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I teach a lot about differences in art making. Differences between colors, shapes and textures, values and even emotions. The thinking being, that a bright color will look even brighter if paired with its opposite. A dull color. A light shape will look even lighter next to a dark shape. It also relates to states of being. Being careful, cautious in parts of our art especially looks good when paired with an area that has been made by being slightly out of control.

Interestingly, this juxtaposition of opposites, this enhancement of things also works in life too. For example, I can’t stop thinking about this fabulous ice cream cone I had this past Sunday right after crossing the finish line of a particularly, grueling running race I do every year. The sweet, cold ice cream cone and the dry, extremely tiring, 7 mile cross country race, for me, were truly opposites. And experiencing them together improved both. They each become more, in the presence of each other.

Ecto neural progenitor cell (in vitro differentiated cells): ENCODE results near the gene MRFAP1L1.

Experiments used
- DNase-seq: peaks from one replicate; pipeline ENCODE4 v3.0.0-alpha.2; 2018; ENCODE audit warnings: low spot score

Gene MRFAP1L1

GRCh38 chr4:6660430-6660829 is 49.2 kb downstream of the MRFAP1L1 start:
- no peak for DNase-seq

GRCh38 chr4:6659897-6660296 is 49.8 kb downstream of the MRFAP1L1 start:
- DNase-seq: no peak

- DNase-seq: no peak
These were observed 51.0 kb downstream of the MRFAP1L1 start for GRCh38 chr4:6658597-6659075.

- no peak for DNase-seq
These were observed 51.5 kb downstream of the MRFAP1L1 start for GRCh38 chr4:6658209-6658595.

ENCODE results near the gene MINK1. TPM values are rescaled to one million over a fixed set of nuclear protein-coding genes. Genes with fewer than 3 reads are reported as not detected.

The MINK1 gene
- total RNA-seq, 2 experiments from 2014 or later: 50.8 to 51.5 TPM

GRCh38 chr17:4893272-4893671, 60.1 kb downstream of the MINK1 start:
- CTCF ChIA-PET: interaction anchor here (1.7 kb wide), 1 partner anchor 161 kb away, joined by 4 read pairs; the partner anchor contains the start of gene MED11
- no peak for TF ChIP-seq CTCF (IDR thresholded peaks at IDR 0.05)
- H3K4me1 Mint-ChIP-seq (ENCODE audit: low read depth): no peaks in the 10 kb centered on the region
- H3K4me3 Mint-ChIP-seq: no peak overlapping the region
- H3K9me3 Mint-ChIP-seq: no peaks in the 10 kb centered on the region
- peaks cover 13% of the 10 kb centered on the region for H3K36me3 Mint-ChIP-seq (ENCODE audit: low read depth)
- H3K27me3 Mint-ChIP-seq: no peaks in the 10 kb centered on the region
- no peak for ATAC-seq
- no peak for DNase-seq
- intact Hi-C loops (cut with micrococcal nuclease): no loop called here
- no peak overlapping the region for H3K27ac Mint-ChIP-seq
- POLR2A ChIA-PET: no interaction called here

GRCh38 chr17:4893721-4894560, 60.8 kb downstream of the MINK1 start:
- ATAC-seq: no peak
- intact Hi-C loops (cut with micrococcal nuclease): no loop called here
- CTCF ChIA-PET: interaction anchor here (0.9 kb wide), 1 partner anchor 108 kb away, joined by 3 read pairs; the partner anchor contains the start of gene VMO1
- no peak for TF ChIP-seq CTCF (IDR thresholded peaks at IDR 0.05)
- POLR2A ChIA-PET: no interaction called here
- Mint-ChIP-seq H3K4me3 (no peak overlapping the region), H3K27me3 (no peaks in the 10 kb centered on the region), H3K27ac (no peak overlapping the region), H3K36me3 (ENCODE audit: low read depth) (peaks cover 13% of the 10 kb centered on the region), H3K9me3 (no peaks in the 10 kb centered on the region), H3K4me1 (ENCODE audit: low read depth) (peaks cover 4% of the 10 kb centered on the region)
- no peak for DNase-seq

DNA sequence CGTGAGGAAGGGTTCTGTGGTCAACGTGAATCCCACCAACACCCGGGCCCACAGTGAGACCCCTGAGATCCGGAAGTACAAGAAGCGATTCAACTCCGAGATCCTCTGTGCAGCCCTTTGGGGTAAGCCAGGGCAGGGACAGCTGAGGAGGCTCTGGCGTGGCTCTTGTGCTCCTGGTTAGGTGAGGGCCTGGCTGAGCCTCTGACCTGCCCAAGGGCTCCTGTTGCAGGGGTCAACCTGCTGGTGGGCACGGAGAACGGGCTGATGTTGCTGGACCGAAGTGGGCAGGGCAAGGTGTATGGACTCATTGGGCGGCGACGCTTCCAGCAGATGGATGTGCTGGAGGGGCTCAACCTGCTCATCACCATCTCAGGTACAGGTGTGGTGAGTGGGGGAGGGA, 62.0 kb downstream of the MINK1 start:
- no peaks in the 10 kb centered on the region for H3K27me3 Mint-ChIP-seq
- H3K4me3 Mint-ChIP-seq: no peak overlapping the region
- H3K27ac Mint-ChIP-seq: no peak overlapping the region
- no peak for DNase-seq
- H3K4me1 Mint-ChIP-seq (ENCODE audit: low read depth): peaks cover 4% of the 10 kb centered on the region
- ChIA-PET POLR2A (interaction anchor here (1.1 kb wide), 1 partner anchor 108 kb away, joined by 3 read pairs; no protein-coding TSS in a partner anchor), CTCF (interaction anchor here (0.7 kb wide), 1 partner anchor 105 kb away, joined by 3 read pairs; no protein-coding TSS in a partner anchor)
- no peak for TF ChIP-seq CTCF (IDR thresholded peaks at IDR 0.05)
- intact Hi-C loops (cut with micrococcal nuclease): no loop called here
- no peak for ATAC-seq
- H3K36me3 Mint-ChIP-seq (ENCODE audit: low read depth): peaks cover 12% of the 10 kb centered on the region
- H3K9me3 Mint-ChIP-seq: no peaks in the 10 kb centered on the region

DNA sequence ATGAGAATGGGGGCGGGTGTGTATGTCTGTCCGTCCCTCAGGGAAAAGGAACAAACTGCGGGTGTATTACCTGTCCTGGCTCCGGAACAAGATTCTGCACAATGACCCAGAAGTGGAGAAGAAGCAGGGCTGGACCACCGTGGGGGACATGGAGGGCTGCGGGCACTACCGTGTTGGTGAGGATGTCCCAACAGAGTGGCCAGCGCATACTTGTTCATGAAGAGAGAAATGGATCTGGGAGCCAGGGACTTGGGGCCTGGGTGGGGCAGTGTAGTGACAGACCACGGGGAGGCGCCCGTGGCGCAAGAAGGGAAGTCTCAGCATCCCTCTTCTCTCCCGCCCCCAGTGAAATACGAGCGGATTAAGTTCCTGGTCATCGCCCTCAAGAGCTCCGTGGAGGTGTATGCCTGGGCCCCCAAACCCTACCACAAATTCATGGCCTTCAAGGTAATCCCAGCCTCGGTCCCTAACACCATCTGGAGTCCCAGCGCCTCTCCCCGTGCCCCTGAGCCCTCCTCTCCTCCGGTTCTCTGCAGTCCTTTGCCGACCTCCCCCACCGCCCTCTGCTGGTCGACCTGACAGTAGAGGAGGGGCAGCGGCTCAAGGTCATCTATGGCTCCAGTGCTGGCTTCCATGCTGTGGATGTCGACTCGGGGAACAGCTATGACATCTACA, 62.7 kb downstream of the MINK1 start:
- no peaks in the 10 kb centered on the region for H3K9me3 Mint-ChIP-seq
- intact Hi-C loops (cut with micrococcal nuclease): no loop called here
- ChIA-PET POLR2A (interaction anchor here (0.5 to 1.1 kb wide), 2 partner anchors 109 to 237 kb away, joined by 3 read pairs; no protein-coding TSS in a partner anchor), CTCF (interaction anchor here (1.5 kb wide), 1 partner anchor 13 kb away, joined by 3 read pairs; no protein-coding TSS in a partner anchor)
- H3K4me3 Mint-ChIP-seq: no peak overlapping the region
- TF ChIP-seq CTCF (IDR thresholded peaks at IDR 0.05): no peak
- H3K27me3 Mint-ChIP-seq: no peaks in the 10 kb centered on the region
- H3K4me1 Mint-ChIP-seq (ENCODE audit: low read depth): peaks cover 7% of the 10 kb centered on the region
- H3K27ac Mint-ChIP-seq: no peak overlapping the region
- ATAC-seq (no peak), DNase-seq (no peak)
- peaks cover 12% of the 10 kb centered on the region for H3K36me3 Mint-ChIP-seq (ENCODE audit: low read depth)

This play of opposites enhances not just Art but also Life. Both sides of the equation are positively affected by the richness and variation of differences.

On the last painting I made I used a tiny dental picking tool. I used a #2 pencil and brushes that make fine lines. But then I also used 3 and 5-inch paint brushes. I used a 13 in roll of paper towels along with rags to smear and adjust paint. I have a car window squeegee that is about 13 in wide. I have a 7-inch paint scraper. I builder’s scribe for making large carved circles. I used a 6-inch orbital sander with 60 grit sandpaper. I used 16-inch wide x 5 ft. sheets masking paper to apply paint and adjust its texture. And I also used a house brick to gouge the surface. I have a box of greasy pastels that I constantly use in addition to oil paint.

When I laid out all the tools on the table I was kind of shocked at how diverse they all looked. Just the tools alone are interesting. In fact lining them up against each other is in a way just like a painting. Combining the small with the large. The delicate with the rough.

I realized you could tell a lot about someone’s art by looking at the tools used to make it. Maybe if the tools are varied, if they are gathered over time, discovered one by one based upon the differences in marks they each create greatly contribute to the potency of the final art.

Maybe some of the richness in our work can be discovered before we even begin.

Maybe by making an effort to push our awareness about the kinds of mark making tools we use, we can more easily create art that not only moves us, but everyone else too.

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